3. Good advice Likerdup1, here in Thailand a few baht seems to go a long way most of the time.
  4. Because if the buyer and seller of the motorcycle are farangs they both have to get a residency certificate to transfer a title on a motorbike. No problem if both are in Thailand, 200 baht at immigration.
  5. You have to have a residency certificate from the seller also. If you have the residency certificate you can transfer it with him out of the country no problem,.
  6. If the original owner is a farang he will also have to get a residency certificate from Thai Immigration as will you. If you don't expect him back in the country I think that it is probably a lost cause.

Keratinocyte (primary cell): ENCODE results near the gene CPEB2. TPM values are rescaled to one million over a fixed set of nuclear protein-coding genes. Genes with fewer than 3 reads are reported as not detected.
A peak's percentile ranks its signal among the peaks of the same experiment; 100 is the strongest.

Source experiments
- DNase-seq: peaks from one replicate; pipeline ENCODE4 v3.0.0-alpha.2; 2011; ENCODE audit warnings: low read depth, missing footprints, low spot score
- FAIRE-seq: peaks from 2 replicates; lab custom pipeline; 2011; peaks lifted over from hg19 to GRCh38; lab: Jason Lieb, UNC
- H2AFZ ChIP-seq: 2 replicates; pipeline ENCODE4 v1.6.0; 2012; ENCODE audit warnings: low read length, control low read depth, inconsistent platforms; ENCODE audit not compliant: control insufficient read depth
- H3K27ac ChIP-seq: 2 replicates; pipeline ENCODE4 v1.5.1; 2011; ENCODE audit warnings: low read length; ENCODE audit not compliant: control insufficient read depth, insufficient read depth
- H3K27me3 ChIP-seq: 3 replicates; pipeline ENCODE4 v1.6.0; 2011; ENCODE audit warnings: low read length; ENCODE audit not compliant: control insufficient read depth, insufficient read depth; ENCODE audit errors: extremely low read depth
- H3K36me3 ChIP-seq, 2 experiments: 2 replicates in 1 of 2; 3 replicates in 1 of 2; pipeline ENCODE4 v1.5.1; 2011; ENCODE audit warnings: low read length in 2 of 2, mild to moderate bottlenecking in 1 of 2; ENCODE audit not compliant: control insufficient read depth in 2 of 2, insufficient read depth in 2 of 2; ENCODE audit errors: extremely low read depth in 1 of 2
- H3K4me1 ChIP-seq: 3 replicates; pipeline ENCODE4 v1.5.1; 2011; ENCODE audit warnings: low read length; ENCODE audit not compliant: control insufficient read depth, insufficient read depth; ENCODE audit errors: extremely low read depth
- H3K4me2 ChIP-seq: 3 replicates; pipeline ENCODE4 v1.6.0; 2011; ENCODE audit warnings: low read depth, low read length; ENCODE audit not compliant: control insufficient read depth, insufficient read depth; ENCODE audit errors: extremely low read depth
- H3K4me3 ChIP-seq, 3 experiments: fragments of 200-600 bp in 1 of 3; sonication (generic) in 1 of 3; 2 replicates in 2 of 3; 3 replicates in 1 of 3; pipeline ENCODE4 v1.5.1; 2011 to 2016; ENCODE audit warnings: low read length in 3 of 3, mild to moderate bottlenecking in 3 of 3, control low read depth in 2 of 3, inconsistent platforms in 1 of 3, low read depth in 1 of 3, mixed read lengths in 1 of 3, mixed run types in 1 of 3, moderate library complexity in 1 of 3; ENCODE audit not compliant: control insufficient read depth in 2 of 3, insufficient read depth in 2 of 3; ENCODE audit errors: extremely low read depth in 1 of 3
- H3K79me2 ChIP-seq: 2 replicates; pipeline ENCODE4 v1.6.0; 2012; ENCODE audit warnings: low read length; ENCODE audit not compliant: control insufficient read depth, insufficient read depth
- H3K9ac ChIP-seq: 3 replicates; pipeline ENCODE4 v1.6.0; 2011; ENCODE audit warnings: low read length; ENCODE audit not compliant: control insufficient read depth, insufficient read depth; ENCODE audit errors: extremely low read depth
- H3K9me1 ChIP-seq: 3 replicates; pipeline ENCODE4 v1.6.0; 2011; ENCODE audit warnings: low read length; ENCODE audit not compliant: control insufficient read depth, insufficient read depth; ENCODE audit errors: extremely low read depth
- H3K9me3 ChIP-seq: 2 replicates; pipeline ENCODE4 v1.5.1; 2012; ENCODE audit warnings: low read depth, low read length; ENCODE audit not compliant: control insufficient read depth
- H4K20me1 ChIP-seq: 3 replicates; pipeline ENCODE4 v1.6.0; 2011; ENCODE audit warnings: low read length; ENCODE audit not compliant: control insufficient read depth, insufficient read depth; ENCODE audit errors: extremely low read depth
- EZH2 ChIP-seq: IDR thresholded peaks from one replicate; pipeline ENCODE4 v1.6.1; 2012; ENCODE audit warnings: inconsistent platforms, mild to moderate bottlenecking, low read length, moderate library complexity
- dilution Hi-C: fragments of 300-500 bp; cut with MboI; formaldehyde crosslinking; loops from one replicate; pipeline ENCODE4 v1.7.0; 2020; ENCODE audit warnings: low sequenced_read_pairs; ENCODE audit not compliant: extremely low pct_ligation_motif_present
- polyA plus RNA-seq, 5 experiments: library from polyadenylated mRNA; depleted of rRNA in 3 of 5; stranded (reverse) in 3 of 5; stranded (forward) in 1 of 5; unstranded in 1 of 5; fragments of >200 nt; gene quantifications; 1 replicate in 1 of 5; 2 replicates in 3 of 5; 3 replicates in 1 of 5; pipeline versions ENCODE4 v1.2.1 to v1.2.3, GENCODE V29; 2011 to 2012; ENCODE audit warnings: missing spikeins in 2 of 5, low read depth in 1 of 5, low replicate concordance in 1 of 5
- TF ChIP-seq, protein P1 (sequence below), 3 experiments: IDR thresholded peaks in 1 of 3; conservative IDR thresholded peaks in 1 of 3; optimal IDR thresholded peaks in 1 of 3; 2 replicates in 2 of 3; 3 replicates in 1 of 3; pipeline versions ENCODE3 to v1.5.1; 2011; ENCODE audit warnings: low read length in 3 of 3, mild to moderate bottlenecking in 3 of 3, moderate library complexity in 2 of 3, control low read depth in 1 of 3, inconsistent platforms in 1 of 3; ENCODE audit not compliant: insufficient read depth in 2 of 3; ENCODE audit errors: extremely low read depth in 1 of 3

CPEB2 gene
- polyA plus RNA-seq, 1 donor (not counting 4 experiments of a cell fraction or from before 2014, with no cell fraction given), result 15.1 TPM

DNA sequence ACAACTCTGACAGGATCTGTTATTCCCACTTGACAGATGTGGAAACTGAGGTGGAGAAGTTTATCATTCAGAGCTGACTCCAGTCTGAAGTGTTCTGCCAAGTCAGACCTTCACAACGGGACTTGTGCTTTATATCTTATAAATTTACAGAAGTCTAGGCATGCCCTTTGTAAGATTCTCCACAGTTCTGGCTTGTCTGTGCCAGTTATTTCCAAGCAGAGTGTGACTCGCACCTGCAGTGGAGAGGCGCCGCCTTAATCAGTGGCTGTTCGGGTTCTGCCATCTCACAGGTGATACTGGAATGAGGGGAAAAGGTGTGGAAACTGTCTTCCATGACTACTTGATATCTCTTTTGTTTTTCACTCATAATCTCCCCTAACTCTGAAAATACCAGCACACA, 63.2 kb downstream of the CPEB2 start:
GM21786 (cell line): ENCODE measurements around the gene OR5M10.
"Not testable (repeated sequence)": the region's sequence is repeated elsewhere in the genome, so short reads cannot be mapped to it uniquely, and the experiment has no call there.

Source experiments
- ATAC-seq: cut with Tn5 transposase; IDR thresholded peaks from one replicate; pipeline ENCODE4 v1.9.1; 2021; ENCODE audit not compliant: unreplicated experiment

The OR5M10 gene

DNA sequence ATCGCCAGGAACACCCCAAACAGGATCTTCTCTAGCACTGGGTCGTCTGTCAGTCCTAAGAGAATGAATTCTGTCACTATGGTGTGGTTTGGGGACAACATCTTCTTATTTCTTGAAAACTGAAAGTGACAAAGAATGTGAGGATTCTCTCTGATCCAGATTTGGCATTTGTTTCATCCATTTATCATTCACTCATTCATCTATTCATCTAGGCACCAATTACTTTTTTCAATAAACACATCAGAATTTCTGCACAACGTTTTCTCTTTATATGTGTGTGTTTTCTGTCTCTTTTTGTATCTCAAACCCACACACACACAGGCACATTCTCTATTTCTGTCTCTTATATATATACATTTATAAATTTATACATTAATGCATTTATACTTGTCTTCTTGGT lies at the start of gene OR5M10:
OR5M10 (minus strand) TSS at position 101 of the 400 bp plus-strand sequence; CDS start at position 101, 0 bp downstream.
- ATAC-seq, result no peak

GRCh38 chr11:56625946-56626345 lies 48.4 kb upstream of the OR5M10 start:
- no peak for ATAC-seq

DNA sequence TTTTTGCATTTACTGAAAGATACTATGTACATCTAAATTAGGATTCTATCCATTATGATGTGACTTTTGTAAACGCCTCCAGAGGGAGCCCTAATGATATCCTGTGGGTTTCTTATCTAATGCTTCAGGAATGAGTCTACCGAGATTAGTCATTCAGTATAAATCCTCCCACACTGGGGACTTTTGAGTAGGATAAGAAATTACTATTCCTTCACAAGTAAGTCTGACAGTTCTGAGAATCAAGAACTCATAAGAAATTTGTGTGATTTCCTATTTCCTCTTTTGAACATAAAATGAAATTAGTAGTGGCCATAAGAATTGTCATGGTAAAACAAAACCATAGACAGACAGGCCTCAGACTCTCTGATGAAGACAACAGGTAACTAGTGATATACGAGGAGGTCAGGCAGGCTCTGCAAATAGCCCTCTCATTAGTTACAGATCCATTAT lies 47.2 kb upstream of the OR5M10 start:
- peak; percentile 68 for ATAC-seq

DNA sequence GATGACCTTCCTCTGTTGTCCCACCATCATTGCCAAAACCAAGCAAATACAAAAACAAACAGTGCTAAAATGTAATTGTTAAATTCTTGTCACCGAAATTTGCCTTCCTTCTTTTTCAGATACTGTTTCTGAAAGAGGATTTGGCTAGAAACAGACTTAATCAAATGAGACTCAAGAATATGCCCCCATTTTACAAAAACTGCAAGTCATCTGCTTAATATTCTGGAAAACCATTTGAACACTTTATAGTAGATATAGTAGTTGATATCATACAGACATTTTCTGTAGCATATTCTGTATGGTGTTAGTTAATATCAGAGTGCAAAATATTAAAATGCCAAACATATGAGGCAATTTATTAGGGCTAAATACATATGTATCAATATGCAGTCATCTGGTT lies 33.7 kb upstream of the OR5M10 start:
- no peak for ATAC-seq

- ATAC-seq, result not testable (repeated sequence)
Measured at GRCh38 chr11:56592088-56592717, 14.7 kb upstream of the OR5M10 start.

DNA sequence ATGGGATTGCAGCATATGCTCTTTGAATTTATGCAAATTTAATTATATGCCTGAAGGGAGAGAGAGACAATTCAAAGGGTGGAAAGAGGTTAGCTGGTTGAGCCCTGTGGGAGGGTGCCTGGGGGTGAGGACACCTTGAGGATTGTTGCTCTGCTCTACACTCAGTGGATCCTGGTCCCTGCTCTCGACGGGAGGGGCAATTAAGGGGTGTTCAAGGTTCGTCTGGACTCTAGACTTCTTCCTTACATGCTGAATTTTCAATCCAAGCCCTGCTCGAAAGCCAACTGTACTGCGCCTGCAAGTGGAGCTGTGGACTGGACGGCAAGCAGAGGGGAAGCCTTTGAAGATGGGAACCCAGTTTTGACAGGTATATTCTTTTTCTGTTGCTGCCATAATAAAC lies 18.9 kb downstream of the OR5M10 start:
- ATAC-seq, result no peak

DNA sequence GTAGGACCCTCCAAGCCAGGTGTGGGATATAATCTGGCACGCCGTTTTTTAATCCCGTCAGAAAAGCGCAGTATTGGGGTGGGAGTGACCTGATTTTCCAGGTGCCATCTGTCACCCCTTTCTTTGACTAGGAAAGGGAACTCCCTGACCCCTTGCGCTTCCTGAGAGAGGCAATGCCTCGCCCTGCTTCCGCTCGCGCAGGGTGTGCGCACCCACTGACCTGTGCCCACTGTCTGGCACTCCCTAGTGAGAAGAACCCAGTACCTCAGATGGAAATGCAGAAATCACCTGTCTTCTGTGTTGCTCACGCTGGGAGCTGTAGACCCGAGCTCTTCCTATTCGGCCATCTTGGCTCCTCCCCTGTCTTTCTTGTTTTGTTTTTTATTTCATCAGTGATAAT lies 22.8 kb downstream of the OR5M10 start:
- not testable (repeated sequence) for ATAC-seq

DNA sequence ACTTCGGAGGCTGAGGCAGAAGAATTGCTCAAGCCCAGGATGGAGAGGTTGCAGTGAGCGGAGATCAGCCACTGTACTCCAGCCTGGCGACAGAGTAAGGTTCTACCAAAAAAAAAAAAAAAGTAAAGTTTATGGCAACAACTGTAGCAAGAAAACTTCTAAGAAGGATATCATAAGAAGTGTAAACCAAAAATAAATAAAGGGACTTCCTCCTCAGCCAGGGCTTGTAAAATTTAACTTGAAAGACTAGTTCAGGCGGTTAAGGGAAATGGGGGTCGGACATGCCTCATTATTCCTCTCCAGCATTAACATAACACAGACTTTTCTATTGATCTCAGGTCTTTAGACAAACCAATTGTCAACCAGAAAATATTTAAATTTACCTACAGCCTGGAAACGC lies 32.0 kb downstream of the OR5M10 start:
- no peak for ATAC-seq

7. Mine works great. 11,400 kms of touring, weekend blasts, trackdays and city riding. Never missed a beat in 21 months of ownership. Looks are subjective, but for me it's also one of top 5 best looking bikes I've ever seen. It brings a smile to my face just walking past it after a day at work. What was the issue with your Ducati? Are you talking about Scrambler ? No, mine is a 899 Panigale but I just thought I'd bring some real world experiences to the thread to balance the posters simply repeating the tired old anecdotes that they heard in the local bar . Eisfeld has had some real issues which in my opinion could have been sorted quickly by a more competent dealer, but my experience has been a positive one so I thought I'd share it. Glad to hear a positive response, I think that the worst thing about having a Ducati here in Thailand is that when something does go wrong your bike is going to be out of commission for a couple of months between your first appointment and parts arriving from the factory and getting installed, at least that has been my experience. I didn't have any issues with my Monster as far as service goes but I've had the Diavel in a couple of times but I still enjoy riding it and don't have any plans for getting rid of it any time soon. I have a Honda CB650F that I have for trips so I really don't mind being without the Diavel now and again but if you do have problems with a Honda you can ride it to Big Wing without an appointment and they will usually fix it on the spot, at the most you will be without your bike for a couple of days.